Why we need to update Rhode Island Parentage Law
The parent-child relationship is so important in the life of a child. The support and stability that comes from a legally secure parent-child relationship provides the core and foundation of a child’s well-being. In Rhode Island, not every child has equal access to establishing this core legal relationship. Rhode Island family laws are OUTDATED, leaving children vulnerable. With laws that haven’t been updated since the 1970s, there are substantial gaps in protections for Rhode Island children. The Rhode Island Uniform Parentage Act (RIUPA) is legislation designed to fill those gaps, recognize and respect the diversity of Rhode Island families, and ensure that all children in Rhode Island have equal access to family protections.
Recognizing all families in our laws
The RIUPA updates Rhode Island law so that it is constitutional, and protects all children, regardless of the circumstances of their birth. Among other important protections, the RIUPA provides clarity on how to establish parentage for children born through assisted reproduction, surrogacy, and to same-sex parents who aren’t married. As the law stands now, children are not treated equally, with some having to wait six months or longer to establish their parent-child relationship. That is too long to wait and leaves children and families vulnerable.
Rhode Island families can’t wait any longer for equal access to family protections. Love makes families, and we need our laws to protect them.
Coverage of RIPE and Parentage Equality Press
NBC News – Changes to state parenting laws help fill gaps for same-sex couples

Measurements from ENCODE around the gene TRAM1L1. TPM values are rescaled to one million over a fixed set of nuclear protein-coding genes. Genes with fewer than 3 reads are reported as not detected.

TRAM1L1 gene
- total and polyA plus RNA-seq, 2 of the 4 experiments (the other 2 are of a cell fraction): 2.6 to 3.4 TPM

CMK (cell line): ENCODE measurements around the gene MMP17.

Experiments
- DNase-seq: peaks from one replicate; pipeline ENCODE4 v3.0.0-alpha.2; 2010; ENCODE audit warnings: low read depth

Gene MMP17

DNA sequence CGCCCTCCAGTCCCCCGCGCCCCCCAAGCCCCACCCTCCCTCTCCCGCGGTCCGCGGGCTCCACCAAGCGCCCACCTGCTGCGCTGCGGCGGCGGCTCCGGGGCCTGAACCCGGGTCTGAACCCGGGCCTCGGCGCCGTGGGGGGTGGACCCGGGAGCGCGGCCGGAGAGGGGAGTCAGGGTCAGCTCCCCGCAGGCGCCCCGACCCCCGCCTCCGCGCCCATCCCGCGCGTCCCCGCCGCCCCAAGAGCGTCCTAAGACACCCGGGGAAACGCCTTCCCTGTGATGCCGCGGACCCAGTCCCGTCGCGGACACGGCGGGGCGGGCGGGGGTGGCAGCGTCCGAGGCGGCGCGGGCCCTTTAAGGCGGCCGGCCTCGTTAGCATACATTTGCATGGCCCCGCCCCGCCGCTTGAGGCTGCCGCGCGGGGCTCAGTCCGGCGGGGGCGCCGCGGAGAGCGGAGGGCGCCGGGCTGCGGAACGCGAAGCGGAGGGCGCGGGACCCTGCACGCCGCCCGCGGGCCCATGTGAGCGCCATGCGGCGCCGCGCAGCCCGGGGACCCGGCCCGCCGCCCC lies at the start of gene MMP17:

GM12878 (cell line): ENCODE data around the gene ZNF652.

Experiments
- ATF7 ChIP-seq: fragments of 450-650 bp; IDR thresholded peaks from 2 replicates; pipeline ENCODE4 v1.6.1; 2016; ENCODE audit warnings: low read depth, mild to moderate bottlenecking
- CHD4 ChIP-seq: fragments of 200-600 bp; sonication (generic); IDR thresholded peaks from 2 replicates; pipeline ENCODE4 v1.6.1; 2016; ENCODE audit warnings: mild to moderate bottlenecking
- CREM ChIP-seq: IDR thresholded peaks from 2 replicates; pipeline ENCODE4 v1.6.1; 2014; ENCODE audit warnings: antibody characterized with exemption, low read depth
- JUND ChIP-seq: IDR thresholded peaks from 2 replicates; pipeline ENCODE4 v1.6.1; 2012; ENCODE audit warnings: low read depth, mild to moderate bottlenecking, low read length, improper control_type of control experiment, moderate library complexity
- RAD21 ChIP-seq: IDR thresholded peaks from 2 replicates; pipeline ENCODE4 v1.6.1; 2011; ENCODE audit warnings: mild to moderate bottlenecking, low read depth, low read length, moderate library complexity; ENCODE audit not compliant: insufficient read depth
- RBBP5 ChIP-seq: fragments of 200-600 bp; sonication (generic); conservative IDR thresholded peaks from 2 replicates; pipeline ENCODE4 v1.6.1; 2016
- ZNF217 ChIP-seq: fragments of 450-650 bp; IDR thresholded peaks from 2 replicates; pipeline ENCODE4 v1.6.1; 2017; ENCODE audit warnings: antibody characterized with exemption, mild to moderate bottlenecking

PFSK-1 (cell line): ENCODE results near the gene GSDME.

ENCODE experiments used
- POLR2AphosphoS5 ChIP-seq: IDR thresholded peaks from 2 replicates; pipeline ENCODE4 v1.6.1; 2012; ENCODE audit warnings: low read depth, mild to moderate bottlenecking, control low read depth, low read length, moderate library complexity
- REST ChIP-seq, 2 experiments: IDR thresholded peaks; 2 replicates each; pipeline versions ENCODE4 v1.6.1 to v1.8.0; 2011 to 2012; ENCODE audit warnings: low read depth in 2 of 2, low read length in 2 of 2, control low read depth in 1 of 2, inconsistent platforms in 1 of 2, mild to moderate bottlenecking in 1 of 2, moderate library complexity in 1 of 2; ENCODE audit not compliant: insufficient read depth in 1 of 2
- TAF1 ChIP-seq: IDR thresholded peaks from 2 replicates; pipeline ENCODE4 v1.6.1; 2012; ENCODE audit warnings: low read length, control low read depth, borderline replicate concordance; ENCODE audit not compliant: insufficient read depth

Harvard Health Blog – Co-parent adoption: A critical protection for LGBTQ+ families (by RIPE member and parent Sabra L. Katz-Wise, PhD)
Options Feb/Mar 2020 Digital Magazine – Family Planning – Options for LGBTQ Couples (p. 13)
Options RI – Rhode Islanders for Parentage Equality Calls for Fixing State’s Outdated Parentage Law
Uprise RI – Rhode Islanders for Parentage Equality calls for fixing state’s outdated Parentage Law so children aren’t left vulnerable
Uprise RI – General Assembly considers updating Rhode Island’s out-of-date parentage laws
On Twitter? Follow @RIPE_Parents here. Follow RIPE on Facebook here.
Rhode Islanders for Parentage Equality (RIPE) is a proud coalition of Rhode Island families and these partner organizations:
Academy of Adoption & Assisted Reproduction Attorneys | Adoption Rhode Island | American Academy of Pediatrics, Rhode Island Chapter | Brown College Democrats | College Democrats of Rhode Island | Fertility Within Reach | GLBTQ Legal Advocates & Defenders | LGBTQ Action Rhode Island | National Association of Social Workers, Rhode Island Chapter | New England Surrogacy | NOW Rhode Island | Providence Human Relations Commission | Resolve New England | Rhode Island Academy of Family Physicians | Rhode Island Coalition for Reproductive Freedom | TGI Network Rhode Island | Thundermist Health Center | WOMXN Project